Thursday, November 25, 2010

Nov 28: First Sunday of Advent Year A

Nov 28: First Sunday of Advent Year A
Readings: Isaiah 2:1-5; Romans 13:11-14; Mt. 24:37-44

Waiting, watching and preparing: are the three key words that sum up best, the Advent Season that we begin today. But first we reflect on one Advent symbol that undergirds the spirit of Advent – the Advent Wreath.The Advent Wreath (in its modern form) is part of a long Catholic tradition. It was based on pre-Christian Germanic people who used wreaths with lighted candles as a way of keeping their hopes of Spring hight during cold and dark Winter days of North Europe. By the Middle Ages, Christians adapted this tradition and used Advent wreathes as part of their spiritual preparation for Christmas. In brief, the Advent wreath symbolizes the light and hope that will come with Christmas. The Advent season that we begin today is therefore a season of waiting, watching and preparing. The prophecy of Isaiah in the first reading sets the tone. Isaiah sees in a vision all the nations coming to the mountain of the Lord, where the Lord teaches his ways to the nations, so that they will no longer wage war against each other. That is what we are all waiting for: a time when nations will transform their weapons of war into tools of cultivation and harvesting for their people. In other words, Advent is a season of waiting with hope for a time when the Lord comes to bring peace, first in our hearts and in the world. During his presidential campaign in 1960, John F. Kennedy often used to close his speeches with the story of Colonel Abraham Davenport, Speaker of the Connecticut House of Representatives back in 1780. One day, while the House was in session, the sky of Hartford suddenly grew dark and gloomy. Some of the representatives looked out and thought that was a sign that the end of the world had come. Uproar ensued with the representatives calling for immediate adjournment. But Davenport rose and said, “Gentlemen, the Day of Judgment is either approaching or it is not. If it is not, there is no cause for adjournment. If it is, I choose to be found doing my duty. Therefore, I wish that candles be brought.” Candles were brought and the session continued. May we be found doing our duty as Christians when Christ comes into our hearts this Christmas. Both the Gospel and Paul’s Letter to the Romans give us some indication on how we are to prepare ourselves for the coming of Christ through conversion and watchfulness.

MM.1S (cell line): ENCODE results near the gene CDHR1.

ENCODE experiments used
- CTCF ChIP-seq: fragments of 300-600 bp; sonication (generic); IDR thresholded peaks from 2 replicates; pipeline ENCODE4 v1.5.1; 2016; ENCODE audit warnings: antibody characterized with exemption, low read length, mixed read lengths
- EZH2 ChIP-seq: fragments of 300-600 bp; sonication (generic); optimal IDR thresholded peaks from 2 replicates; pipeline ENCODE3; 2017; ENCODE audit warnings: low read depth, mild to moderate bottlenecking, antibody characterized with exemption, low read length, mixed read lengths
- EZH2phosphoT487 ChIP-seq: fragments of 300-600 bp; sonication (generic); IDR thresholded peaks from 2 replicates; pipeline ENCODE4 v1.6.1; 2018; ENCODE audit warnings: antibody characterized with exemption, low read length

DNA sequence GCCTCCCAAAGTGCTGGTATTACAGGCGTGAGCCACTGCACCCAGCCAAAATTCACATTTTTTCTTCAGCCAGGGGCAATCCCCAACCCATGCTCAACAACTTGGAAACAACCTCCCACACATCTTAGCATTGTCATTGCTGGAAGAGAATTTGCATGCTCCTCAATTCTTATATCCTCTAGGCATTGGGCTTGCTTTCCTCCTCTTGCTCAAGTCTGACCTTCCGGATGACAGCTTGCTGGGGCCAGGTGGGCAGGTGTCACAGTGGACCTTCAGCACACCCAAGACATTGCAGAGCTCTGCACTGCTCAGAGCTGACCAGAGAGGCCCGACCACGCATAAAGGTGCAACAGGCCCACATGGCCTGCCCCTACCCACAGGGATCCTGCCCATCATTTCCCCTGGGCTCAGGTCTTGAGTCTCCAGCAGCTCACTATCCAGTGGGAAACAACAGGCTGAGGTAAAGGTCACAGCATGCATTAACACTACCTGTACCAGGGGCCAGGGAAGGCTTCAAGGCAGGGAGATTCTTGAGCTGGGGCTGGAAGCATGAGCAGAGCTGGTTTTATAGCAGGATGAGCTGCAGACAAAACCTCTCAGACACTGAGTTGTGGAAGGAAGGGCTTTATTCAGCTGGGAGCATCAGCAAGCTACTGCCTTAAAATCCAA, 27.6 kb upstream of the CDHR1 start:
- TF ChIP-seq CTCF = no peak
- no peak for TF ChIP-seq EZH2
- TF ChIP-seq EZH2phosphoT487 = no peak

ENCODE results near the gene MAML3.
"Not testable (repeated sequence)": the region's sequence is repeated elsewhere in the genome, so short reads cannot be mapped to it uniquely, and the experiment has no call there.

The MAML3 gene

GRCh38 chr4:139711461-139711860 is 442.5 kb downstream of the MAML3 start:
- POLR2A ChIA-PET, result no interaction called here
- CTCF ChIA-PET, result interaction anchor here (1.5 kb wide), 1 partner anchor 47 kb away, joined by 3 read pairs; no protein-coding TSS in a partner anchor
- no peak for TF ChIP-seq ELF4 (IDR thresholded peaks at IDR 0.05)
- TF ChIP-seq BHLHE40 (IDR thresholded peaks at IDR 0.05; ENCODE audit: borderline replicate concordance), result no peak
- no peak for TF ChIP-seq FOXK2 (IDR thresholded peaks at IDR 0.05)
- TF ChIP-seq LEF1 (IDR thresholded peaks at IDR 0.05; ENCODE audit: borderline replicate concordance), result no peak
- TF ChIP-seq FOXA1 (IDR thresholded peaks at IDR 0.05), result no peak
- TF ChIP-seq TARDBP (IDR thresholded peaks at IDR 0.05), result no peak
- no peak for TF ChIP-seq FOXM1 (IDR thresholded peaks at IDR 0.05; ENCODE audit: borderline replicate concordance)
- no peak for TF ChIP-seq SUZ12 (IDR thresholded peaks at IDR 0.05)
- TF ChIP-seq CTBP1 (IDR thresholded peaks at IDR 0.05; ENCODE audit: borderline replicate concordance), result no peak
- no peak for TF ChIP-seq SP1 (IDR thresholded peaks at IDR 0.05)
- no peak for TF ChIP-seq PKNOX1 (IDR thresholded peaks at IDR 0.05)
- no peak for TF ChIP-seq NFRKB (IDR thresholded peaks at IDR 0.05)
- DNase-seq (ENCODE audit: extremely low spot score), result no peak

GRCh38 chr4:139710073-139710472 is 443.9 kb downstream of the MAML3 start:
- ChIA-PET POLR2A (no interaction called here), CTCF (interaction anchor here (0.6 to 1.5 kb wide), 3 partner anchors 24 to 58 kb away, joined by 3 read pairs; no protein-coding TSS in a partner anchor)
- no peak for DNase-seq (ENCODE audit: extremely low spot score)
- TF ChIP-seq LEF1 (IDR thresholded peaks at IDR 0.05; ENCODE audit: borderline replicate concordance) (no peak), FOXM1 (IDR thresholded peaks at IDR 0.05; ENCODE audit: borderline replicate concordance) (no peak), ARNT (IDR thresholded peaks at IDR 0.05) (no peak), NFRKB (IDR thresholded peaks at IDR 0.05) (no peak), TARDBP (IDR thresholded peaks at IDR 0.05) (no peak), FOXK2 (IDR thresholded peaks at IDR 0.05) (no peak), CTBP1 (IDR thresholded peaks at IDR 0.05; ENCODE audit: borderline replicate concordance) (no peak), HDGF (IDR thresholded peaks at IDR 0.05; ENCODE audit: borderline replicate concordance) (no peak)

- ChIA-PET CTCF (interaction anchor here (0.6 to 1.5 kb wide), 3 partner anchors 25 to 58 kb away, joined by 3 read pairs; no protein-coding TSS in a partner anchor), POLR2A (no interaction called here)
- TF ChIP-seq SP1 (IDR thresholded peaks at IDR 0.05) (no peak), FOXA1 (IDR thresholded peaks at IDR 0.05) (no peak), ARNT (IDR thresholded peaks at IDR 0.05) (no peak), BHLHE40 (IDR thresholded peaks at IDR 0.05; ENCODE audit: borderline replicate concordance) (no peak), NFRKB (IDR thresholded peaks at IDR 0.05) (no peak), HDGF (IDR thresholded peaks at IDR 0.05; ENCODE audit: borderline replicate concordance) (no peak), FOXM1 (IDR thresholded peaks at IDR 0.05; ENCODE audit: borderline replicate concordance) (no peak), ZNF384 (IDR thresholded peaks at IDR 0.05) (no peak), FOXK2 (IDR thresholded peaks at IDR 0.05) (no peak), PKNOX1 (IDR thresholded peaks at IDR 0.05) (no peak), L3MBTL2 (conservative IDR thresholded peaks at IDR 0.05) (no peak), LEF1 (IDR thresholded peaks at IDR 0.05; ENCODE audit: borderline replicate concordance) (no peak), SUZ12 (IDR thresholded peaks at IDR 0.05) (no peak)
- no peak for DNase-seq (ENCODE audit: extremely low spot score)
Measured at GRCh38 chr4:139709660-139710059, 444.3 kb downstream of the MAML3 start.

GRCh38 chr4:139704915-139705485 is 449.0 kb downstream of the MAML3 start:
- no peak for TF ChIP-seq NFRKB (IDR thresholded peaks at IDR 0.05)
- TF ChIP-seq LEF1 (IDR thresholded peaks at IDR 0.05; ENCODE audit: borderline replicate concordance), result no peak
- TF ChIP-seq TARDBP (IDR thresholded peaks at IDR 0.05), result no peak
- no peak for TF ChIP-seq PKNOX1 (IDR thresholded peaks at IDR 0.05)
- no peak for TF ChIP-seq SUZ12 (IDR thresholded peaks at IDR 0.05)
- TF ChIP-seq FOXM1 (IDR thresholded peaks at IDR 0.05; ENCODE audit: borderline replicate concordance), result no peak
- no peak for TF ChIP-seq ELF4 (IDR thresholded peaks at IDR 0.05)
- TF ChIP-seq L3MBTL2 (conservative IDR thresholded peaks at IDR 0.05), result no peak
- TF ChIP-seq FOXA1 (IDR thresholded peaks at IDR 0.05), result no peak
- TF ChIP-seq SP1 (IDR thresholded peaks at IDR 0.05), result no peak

The Gospel reading urges us to stay awake and to be ready "because the Son of Man is coming at an hour" we least expect. St. Paul in the second reading suggests that we prepare ourselves through conversion by throwing “off the works of darkness and put on the armor of light,” and by putting “on the Lord Jesus Christ, and make no provision for the desires of the flesh”. The three readings of today underline two basic Advent themes: the first one is anticipation and hope for the second coming of our Lord and Savoir, who brings peace into our hearts and in the world, symbolized by the green circular wreath. The circle points to the promise of eternal life. The 5 candles: three purple, one rose and one white in the canter are lit on each Sunday, with the white one being lit on Christmas Day. The lighting of the candles reminds us that Jesus is the light of the world that comes into the darkness of our lives, to bring us newness, life and hope. The second Advent theme symbolized by the color purple is conversion and renewal in preparing a suitable place to welcome our Savoir in our hearts. This conversion is also a call to be instruments of peace in the world, so that a kingdom of peace may come about; so that nations may no longer engage in wars; so that neighbours may talk of peace and not of war; so that God’s reconciling love may become a reality. Briefly we may sum up the message of this Sunday as follows: 1) The season of Advent is a season of watching and waiting with hope for Christ, who brings peace into our hearts and in the world; 2) Advent is a time of looking forward with eagerness and anticipation for the joy of salvation that Christmas brings. 3) But above all it is a season of spiritual preparation to receive Christ in our hearts by receiving the Sacrament of Reconciliation.

©2010 John S. Mbinda
Music & Homily

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